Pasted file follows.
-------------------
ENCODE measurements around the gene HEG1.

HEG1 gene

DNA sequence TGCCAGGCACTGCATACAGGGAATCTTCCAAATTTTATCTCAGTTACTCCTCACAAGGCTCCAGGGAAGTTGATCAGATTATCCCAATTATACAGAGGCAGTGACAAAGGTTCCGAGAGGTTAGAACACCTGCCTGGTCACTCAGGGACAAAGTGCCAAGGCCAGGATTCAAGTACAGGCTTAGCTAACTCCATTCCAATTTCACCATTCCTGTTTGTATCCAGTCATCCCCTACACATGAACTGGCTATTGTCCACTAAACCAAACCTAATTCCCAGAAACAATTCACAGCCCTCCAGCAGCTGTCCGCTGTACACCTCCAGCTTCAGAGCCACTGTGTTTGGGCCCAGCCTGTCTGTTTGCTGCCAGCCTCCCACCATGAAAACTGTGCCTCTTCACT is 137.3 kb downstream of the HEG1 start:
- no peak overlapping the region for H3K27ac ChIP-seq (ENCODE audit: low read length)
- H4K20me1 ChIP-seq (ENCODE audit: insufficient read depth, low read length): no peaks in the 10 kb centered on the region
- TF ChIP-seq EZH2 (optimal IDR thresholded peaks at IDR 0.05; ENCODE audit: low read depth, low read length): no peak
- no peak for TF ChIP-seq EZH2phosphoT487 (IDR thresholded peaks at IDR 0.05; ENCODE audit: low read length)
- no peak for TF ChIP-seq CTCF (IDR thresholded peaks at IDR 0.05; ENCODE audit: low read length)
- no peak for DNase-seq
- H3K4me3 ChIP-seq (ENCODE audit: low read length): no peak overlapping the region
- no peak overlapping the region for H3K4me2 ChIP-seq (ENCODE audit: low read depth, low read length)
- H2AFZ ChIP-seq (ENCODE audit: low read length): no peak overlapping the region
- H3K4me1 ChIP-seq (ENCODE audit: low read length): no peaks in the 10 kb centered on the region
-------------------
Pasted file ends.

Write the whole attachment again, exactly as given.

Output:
ENCODE measurements around the gene HEG1.

HEG1 gene

DNA sequence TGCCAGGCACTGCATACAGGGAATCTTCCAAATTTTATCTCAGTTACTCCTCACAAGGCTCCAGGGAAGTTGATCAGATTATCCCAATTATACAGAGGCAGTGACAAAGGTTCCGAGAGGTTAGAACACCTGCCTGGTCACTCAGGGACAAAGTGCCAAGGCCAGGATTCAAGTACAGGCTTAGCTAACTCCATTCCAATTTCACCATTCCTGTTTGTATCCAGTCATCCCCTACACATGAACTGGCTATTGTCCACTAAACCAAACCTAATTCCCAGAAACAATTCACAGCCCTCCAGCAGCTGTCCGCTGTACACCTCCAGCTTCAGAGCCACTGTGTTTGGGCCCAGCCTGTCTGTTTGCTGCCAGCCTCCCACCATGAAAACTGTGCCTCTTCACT is 137.3 kb downstream of the HEG1 start:
- no peak overlapping the region for H3K27ac ChIP-seq (ENCODE audit: low read length)
- H4K20me1 ChIP-seq (ENCODE audit: insufficient read depth, low read length): no peaks in the 10 kb centered on the region
- TF ChIP-seq EZH2 (optimal IDR thresholded peaks at IDR 0.05; ENCODE audit: low read depth, low read length): no peak
- no peak for TF ChIP-seq EZH2phosphoT487 (IDR thresholded peaks at IDR 0.05; ENCODE audit: low read length)
- no peak for TF ChIP-seq CTCF (IDR thresholded peaks at IDR 0.05; ENCODE audit: low read length)
- no peak for DNase-seq
- H3K4me3 ChIP-seq (ENCODE audit: low read length): no peak overlapping the region
- no peak overlapping the region for H3K4me2 ChIP-seq (ENCODE audit: low read depth, low read length)
- H2AFZ ChIP-seq (ENCODE audit: low read length): no peak overlapping the region
- H3K4me1 ChIP-seq (ENCODE audit: low read length): no peaks in the 10 kb centered on the region